Xbox One UK release date confirmed, with cloud gaming adoption set to soar

Xbox One logo

Xbox One, Microsoft's next generation cloud-friendly gaming console, will be released on 22 November.

Larry Hyrb, director of programming for Xbox Live, has also posted photos on his blog of what he claims are the first pallet of Xbox One console's that are set to be distributed.

Hyrb's pictures were posted at the same time as Microsoft confirmed a 22 November release date for the next generation console across 13 territories, including the UK. Other markets will follow in 2014, the company has said.

Yusuf Mehdi, corporate vice president of marketing, strategy and business for Xbox said in a post on Xbox Wire: "We are humbled and gratified by the tremendous interest in Xbox One from game fans everywhere. We have sold out of our pre-order supply in the US faster than at any other time in our history and we are on path to have the biggest launch of an Xbox ever."

Mehdi also noted that 22 November was the launch date of Xbox One's predecessor, the Xbox 365, some eight years ago.

Xbox One is one of a new generation of cloud-connected entering the market this Autumn, along with the PS4, which has led the Redmond giant to overhaul its gaming network.

Tipped as the ‘next generation of Xbox Live’, Microsoft’s existing network for gamers, the service will now save not only profiles and achievements to the cloud, but also game saves. This, the company claims, means “every Xbox One console behaves like your very own”.

Hosted on Microsoft's Windows Azure cloud platform, Xbox Live will continue to offer a cloud-based music service, launched originally in October 2012, as well as access to live TV and streamed movies like rival service Netflix.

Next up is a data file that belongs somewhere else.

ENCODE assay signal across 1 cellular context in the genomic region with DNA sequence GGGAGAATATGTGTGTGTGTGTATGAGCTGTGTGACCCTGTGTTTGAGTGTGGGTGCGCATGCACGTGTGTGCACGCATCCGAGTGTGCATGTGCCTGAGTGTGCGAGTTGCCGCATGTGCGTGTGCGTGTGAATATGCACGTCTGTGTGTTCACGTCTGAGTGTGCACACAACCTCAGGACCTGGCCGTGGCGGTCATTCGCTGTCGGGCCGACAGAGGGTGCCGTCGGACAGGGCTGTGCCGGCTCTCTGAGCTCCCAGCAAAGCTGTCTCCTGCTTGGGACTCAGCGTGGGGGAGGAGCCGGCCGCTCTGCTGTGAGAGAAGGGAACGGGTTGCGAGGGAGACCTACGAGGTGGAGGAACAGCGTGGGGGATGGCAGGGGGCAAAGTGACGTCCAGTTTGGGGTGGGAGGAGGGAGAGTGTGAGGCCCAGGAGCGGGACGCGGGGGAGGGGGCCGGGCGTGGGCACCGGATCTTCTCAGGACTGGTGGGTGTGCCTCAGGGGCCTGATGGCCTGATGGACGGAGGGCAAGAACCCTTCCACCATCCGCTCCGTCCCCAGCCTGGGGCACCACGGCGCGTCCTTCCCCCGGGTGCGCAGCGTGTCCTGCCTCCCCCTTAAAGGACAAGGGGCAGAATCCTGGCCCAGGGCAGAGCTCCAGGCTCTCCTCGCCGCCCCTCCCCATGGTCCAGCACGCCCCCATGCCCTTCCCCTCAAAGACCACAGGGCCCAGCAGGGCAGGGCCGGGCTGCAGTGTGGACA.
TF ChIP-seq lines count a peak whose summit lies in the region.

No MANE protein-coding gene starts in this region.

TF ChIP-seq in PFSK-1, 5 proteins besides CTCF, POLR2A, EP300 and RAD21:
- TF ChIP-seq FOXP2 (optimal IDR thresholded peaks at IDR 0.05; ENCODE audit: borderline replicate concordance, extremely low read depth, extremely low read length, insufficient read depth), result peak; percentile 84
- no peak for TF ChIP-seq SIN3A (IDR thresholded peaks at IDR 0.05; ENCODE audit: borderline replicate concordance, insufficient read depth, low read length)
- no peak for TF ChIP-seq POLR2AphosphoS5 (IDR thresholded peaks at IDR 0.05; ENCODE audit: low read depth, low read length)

However, the company claims that as the cloud “is a scalable source of power [it] will grow stronger over time”. This, Microsoft has indicated, will eventually lead to a proportion of the back-end computation being carried out in the cloud, improving the console's performance. Users have also been promised unlimited cloud storage through the console.

Furthermore, the inclusion of Windows Azure technology will benefit game developers who will be able to use the service as a platform on which they can wholly or partly build Xbox games.

Additionally, Xbox One will also run a Hyper-V-based virtualisation technology, which will take up the bulk of system resources and allow each virtual machine to draw its own screen constantly.

This, Microsoft claims, will enable users to flick instantly between games and applications such as its Voice over IP (VoIP) offering Skype (which users recently found out they will have to pay for), browse the internet with Internet Explorer or live TV, although it is not clear how this final feature will work outside the US.

While it is unclear how much of Microsoft’s existing Windows 8 or RT operating systems will be carried over to Xbox OS, the demonstration of the platform at its unveiling event did feature the now familiar ‘live tiles’ interface, first featured on its Windows Phone OS.

Microsoft is not the only technology company to be working on bringing cloud into people’s living rooms. It is widely anticipated that Sony’s next generation console, the PS4, will include cloud gaming features following the Japanese giant’s purchase of Gaikai in 2012 for £240 million.

Jane McCallion
Managing Editor

Jane McCallion is ITPro's Managing Editor, specializing in data centers and enterprise IT infrastructure. Before becoming Managing Editor, she held the role of Deputy Editor and, prior to that, Features Editor, managing a pool of freelance and internal writers, while continuing to specialize in enterprise IT infrastructure, and business strategy.

Prior to joining ITPro, Jane was a freelance business journalist writing as both Jane McCallion and Jane Bordenave for titles such as European CEO, World Finance, and Business Excellence Magazine.